Saturday, November 13, 2010

Welcome to BookMarc series based on my book, Easy Reading Writing, easy reading about writing easy reading.

BookMarcs are adventures into fiction writing, a series of discussions on some of the problems and solutions the fiction writer faces in trying to bring about a publishable manuscript. As adventure implies, I'll try to keep everything light and breezy because most books on fiction writing are hard to read. Does that make sense? And since there's a lot of scam artists out there waiting to prey on our desire to be published, I want to begin by warning you off some of them in our first discussion. You may also check out my credentials by clicking on the BookMarc logo at:

Okay, as your humble jungle guide, let me invite on this fiction-writing journey, to hopefully solve some of the problems of which Hemingway said, “We are all apprentices in a craft where no one ever becomes a master.” All aboard.

BookMarc # 1 -- Basics Before Getting Started

When writing about writing it's tricky to figure what order to introduce each subject. I chose to introduce subjects as they would normally arise for me in writing a story. Some subjects may seem elementary, but on this journey we have to consider even the newest tenderfoot. If you've been on this trail awhile, hang on and hopefully we'll get to something of interest before long. But we start first with the dangers lurking in fiction writing in the hope it may save us from slipping into a black-hole.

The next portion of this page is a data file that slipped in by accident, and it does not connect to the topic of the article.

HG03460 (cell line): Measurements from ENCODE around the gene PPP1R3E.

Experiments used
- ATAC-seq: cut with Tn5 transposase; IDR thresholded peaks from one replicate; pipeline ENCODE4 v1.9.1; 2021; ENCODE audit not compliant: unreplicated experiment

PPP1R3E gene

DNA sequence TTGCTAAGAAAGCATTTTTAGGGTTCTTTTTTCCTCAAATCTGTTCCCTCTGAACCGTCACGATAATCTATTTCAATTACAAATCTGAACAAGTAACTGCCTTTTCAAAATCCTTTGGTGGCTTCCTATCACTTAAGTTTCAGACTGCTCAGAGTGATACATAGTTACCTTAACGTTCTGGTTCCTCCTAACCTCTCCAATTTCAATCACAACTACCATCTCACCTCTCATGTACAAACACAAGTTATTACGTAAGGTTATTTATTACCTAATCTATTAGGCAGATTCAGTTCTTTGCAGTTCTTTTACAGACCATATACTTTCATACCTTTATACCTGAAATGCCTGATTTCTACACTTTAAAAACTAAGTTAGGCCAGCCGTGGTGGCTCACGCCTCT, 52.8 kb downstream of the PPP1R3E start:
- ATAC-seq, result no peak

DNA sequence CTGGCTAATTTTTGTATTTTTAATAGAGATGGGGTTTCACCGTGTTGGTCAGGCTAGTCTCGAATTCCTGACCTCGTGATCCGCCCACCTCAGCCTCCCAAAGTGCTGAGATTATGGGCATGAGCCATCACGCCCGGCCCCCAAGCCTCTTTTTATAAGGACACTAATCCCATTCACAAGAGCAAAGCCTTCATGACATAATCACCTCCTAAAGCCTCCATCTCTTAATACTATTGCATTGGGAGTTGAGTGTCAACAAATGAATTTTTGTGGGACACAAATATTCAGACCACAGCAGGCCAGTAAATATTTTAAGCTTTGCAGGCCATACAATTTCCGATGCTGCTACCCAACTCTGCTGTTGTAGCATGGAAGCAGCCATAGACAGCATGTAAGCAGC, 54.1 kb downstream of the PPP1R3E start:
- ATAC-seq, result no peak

Warnings. I feel like I’m writing a disclaimer for a pack of cigarettes. Before I lead you down this thicket of words and images, I must issue two real warnings.

First, writing fiction is addictive. You laugh, but once I started building worlds on paper I found there was always a force calling me back. It didn’t make any difference how many failures I had, how many rejection slips I collected--more than my share--or how many times I smashed typewriters to smithereens against the floor, I could never turn off that seductive siren-call that still wafts across the trouble waters on my brain, whispering of how BIG my next novel will be.

Notice the two cliches: smithereens and troubled waters? Those are some of the sharks lurking in those troubled waters we must liquidate if we want to polish our stories.

Second, there are many real live sharks waiting to prey on our fiction-writing addiction. It is way too early to talk of submitting for publication, but not too early to warn about those waiting to take advantage of the desperate desire to be published. These often skirt the edge of the law, and sometimes overstep it. There was a felony case against a New York company that charged big bucks for amateurish critiques, and they got their clients from less-than-scrupulous agents in return for kickbacks, agents who said our manuscript just needed some editing polish. There are also those who will charge you to list your name and stories on their web pages where hungry agents come looking for new writers. Agents hungry for new writers? I don't think so. Beware of those who promise the moon least you end up with a firefly.

Mainly let it be said, a reputable publisher will NOT charge you for publication. A reputable agent will NOT charge you a reading fee, nor recommend a high priced company to edit your manuscript. And a reputable agent will NOT charge you hundreds of dollars for up front expenses.